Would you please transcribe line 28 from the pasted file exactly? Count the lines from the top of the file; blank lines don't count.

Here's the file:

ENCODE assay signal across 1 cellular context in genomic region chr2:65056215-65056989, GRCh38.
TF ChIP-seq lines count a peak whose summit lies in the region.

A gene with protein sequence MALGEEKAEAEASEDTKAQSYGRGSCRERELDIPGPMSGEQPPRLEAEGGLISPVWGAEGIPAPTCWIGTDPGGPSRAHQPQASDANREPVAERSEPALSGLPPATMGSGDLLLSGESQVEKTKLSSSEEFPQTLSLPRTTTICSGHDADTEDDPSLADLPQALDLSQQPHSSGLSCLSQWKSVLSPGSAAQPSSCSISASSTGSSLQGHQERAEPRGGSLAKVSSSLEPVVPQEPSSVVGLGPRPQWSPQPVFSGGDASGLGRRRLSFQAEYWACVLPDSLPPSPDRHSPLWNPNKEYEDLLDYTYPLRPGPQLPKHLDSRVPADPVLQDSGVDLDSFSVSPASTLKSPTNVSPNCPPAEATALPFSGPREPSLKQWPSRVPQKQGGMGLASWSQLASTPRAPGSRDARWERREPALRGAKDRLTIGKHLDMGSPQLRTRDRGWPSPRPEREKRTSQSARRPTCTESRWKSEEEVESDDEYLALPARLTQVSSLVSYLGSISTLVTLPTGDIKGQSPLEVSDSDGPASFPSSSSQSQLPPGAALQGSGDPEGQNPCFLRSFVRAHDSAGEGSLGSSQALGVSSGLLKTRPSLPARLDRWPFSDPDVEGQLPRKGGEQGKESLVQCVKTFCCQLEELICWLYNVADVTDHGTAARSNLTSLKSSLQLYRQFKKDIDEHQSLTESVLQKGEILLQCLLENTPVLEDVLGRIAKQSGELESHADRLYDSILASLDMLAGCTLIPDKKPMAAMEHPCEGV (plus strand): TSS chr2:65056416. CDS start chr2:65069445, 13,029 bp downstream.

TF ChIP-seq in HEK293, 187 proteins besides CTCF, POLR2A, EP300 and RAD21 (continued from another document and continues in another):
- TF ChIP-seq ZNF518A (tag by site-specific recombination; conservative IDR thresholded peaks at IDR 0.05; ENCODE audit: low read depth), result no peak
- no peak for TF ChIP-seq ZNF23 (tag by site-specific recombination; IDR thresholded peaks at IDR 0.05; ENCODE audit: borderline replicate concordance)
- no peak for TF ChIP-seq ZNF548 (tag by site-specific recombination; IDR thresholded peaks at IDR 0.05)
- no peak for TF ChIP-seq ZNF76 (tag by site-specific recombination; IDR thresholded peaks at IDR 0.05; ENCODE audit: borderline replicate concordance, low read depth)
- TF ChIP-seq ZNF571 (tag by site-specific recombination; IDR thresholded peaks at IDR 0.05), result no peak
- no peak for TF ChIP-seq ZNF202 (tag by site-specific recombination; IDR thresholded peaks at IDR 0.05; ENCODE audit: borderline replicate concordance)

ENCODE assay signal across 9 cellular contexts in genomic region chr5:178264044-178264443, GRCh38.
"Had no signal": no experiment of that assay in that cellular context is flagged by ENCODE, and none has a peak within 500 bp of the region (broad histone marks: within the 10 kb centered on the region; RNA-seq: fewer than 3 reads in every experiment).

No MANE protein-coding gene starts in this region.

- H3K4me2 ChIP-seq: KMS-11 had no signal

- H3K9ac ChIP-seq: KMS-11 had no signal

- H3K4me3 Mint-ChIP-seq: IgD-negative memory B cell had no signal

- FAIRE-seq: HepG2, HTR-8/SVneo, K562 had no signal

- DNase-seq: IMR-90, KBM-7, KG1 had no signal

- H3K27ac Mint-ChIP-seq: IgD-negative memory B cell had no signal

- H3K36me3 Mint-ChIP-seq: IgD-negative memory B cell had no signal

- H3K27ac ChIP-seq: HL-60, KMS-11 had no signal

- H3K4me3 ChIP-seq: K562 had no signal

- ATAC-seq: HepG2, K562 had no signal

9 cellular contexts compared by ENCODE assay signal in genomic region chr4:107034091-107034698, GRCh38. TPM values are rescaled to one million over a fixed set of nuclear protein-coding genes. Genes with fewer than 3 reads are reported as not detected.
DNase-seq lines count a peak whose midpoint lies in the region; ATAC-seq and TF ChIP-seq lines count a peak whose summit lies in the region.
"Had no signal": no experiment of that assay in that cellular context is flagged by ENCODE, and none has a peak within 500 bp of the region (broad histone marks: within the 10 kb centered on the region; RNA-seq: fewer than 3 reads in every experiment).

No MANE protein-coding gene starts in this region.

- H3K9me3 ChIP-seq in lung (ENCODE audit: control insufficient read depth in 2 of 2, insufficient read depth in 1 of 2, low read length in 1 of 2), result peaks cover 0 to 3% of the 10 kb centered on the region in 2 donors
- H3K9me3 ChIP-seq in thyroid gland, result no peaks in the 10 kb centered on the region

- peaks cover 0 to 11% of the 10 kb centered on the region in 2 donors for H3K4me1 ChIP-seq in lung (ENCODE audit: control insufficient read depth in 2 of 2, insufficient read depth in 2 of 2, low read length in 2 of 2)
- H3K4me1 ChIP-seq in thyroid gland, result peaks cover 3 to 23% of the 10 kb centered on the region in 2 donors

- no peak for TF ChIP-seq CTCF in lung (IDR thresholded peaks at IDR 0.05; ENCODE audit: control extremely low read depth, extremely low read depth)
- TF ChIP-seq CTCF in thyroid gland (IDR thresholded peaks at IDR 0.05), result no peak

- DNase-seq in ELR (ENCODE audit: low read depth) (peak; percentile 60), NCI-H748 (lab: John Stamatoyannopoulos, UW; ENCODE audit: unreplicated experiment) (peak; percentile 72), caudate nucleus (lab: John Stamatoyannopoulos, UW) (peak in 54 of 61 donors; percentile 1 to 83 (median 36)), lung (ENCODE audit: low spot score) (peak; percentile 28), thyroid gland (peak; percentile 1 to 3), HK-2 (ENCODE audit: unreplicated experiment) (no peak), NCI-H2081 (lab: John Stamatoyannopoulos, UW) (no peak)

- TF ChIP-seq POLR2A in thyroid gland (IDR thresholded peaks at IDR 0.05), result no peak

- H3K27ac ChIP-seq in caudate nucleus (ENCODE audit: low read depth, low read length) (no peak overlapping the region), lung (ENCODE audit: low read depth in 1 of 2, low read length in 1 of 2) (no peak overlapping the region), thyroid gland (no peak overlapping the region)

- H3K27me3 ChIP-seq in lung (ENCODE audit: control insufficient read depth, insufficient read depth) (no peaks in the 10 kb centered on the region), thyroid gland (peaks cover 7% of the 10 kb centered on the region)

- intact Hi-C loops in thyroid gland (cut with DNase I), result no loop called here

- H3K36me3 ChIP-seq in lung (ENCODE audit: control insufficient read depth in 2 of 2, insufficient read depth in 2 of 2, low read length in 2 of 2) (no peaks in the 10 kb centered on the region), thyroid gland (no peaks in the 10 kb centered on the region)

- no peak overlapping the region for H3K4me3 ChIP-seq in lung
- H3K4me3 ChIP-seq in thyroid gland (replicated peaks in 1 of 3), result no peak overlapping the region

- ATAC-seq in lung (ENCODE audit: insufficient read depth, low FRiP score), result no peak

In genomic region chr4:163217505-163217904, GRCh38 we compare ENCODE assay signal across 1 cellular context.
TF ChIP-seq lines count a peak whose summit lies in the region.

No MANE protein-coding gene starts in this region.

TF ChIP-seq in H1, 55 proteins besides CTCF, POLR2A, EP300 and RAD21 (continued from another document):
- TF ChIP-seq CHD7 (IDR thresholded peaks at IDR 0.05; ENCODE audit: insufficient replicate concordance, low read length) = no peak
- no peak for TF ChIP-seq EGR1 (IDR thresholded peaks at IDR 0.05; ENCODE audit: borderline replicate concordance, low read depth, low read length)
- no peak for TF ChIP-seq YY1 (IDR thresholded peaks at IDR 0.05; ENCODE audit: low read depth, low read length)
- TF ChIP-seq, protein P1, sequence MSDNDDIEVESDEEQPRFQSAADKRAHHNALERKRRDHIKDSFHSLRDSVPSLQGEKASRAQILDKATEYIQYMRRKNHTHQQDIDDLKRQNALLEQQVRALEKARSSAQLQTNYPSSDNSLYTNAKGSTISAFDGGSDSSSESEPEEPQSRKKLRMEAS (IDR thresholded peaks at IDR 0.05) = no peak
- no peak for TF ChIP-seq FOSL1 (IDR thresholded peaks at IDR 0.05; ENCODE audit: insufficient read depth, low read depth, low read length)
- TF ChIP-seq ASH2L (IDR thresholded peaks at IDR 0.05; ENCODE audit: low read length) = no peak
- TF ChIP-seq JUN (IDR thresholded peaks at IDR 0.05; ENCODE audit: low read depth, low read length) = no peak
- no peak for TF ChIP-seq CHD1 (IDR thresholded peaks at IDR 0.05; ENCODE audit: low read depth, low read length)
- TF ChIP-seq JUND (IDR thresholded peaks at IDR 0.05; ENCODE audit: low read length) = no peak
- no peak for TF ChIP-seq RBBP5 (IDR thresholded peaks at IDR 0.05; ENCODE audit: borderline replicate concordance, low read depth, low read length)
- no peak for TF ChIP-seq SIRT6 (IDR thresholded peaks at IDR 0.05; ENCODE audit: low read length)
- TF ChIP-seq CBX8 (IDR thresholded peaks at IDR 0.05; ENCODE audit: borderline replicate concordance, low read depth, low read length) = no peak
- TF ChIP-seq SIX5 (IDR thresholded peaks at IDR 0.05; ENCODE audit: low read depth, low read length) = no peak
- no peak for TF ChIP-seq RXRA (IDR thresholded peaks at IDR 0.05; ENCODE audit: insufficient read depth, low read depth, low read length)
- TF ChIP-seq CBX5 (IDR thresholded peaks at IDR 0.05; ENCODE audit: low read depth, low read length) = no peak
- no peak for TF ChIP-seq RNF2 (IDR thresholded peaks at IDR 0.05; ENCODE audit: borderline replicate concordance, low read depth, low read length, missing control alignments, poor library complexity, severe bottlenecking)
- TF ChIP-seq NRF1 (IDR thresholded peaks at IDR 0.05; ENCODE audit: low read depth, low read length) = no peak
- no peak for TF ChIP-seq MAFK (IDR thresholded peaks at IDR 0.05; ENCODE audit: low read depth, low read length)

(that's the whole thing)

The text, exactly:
- H3K9me3 ChIP-seq in lung (ENCODE audit: control insufficient read depth in 2 of 2, insufficient read depth in 1 of 2, low read length in 1 of 2), result peaks cover 0 to 3% of the 10 kb centered on the region in 2 donors